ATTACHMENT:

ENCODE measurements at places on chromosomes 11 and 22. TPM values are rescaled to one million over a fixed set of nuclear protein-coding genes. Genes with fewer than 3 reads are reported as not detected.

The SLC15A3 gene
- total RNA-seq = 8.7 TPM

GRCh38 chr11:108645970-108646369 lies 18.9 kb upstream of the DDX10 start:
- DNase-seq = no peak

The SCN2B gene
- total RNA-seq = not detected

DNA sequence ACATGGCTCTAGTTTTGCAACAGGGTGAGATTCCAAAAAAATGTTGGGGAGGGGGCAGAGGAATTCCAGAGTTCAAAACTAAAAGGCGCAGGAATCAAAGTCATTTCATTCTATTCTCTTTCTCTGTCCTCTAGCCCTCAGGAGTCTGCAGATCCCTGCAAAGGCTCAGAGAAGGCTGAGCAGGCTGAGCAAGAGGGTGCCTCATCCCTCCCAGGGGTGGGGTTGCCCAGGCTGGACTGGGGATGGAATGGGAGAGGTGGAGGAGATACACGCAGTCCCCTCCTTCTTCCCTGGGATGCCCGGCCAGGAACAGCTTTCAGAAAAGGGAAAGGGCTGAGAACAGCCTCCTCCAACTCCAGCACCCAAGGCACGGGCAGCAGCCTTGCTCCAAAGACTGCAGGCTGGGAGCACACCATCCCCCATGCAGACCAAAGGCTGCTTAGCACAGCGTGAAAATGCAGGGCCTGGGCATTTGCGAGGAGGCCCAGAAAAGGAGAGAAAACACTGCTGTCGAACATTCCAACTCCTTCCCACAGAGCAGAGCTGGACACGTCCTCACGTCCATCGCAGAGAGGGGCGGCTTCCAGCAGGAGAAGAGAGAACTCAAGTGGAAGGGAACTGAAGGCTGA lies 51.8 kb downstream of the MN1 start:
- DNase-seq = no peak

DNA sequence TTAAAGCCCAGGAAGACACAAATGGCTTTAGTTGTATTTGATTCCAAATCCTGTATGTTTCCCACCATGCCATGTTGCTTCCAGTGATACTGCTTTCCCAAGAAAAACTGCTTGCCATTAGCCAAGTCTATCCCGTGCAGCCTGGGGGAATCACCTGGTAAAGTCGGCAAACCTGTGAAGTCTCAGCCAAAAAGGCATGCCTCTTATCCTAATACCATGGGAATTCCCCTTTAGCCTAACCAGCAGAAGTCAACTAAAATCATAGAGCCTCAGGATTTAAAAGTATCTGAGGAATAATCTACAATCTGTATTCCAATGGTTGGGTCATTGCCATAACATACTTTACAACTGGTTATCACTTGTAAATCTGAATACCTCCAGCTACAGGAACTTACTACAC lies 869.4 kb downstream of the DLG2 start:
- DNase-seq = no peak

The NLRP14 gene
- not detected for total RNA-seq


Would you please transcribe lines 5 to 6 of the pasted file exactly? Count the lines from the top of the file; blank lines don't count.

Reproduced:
- DNase-seq = no peak

The SCN2B gene